I am standing in the kitchen awkwardly. Like I landed on a different planet. Waiting for it to purge me from its space because it knows I am foreign. I pace the floor. This kitchen is as new and wild to me as my marriage. I know this feeling. Afraid. Intrigued.
This is my first day in the kitchen as a newlywed.
When Beau arrives home I confidently announce that we have nothing to eat. We must go out. And isn’t it perfect timing because it’s happy hour at our favorite little place.
But this daily announcement loses its panache. Like a mouse caught in a trap, I know struggling will only kill me. I must master the kitchen.
A few months later and I am happy. Content. Cooking opens a new door of creativity for me. I am CEO of my kitchen. Owner. Author.
Entering the kitchen after work provides a clear and very closed chapter to the workday and a new chapter to my evening. Which will come to be spent with Beau right next to me.
Frustration blazes bright soon after. Many recipes read “use the best quality olive oil.” Can I get some clarity? What is the “best quality?”
Feeling defeated, I furiously whisk my dressings and coat my vegetables with what I believe to be the best quality (but could very well be sub-par) olive oil. I decide to go researching.
I have learned over the past two years that one ingredient I cannot live without in my kitchen is the “best quality” olive oil. There are four others. But that is a post for another time.
I can attribute most of my cooking knowledge to my mother. Who is an excellent chef and baker. And after her, Ina Garten who has been my mentor via her TV show.
What is the best way to find good olive oil?
Ina once noted that the best way to discover the best olive oil is to taste test several different olive oils. She explained that the best one would leave a very smooth and clean taste on the palette. This was annoying to me. Who has time or the money to compare countless olive oils?
But, I took the challenge and over the course of about 5 months I bought different olive oils, tasted and used them until I found the best one.
I finally found it. The one ingredient that makes all the difference in my cooking has been high quality olive oil.
The silkiness of a pure, cold pressed olive oil turned my dressings into the star of the show. It does not have that bitter kick that lower quality olive oils have.
High quality olive oil quickly became my go-to when guests would arrive early (or I was running behind). Just pour some of that olive oil into a dipping bowl, add minced garlic, red pepper flakes, serve with a crusty baguette and you have instant success. And happy guests.
What is Cold Pressed Olive Oil and Why Is It Important for Cooking?
Cold pressed olive oil is considered “high quality” and “premium” olive oil. But what is cold pressed olive oil and why is it the best?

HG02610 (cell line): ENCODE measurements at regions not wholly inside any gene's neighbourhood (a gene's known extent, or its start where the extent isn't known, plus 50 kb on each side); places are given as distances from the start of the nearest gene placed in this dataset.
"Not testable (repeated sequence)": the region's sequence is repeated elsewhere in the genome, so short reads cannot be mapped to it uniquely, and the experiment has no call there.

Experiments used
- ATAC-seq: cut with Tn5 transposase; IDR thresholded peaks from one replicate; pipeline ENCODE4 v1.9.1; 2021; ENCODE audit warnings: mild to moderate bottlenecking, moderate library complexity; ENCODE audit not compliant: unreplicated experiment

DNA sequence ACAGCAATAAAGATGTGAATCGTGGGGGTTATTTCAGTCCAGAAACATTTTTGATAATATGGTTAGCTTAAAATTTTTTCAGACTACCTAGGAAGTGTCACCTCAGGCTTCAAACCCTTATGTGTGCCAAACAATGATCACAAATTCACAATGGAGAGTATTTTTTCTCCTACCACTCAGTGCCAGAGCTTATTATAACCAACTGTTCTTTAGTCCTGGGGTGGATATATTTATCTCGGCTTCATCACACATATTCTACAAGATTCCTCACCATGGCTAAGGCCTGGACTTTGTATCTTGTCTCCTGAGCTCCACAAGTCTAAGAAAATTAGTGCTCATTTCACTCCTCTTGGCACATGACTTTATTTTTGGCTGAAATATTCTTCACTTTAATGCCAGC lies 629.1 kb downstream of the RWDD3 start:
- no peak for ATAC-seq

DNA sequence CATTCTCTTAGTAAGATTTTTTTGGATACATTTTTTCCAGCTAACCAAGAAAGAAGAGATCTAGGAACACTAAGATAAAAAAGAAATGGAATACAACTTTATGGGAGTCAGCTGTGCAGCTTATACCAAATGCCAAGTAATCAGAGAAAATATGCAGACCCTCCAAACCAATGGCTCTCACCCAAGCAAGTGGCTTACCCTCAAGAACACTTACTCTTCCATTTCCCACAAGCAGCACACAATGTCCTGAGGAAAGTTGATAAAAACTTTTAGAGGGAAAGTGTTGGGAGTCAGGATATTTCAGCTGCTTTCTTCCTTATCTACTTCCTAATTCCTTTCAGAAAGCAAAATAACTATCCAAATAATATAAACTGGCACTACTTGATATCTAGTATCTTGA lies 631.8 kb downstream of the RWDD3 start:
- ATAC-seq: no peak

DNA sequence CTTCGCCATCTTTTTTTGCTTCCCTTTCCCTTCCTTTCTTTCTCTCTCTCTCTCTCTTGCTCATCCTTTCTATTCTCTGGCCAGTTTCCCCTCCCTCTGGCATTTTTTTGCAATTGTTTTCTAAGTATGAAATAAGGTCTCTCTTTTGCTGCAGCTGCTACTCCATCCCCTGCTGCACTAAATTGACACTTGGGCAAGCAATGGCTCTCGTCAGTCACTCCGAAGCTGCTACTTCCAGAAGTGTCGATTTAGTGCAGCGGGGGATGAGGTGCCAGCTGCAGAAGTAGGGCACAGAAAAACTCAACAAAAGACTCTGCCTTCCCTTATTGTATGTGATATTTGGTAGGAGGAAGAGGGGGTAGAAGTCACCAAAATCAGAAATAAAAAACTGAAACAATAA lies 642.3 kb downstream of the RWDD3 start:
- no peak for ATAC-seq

If your olive oil bottle does not say “cold pressed” on it, a few things have taken place. First, it has been chemically processed. It has been refined and filtered to neutralize both undesirable strong tastes and acid content which occurs during chemical processing.
The cold pressed method follows a very slow and delicate process that fully preserves the smooth flavor. Cold pressed means that this oil is only the result of the first press where the olive paste is gently warmed to reach room temperature to avoid loosing taste.
Olive oil that has not been cold pressed, more than likely, means that this oil is the result of a second press of the olive paste where most of the delicate flavor has already been extracted and now the paste must be pressed using hot water (which is harsh to olive paste) to extract any kind of flavor.
The result of cold pressed olive oil is one that is pure, smooth and will make the difference between a greasy, slightly bitter dressing and a refined, elegant dressing.
What Brand of Cold Pressed Olive Oil Should I Buy?
Personally, after all my testing, I finally settled on Olio Santo California First Cold Press Olive Oil. It is a bit on the pricey side (at least to me). You can buy it on Amazon. A 16.9 oz bottle costs $19.99. You can also purchase it at Williams Sonoma in a 25.4 oz bottle.
Bonus? It turns out that this is actually the olive oil that Ina uses as well – which was a fun surprise for me to discover when I went to purchase it from Amazon and saw that tidbit in the reviews!
This discovery was one that took time. But this is where I was as a new chef in the kitchen, trying to navigate my way.
I stake a flag, a symbol, my apron, to the pantry door. My footprints all over this tile floor. One small step for me.
This was the beginning of how this foreign room started to feel like home to me.
What is the one ingredient you cannot live without?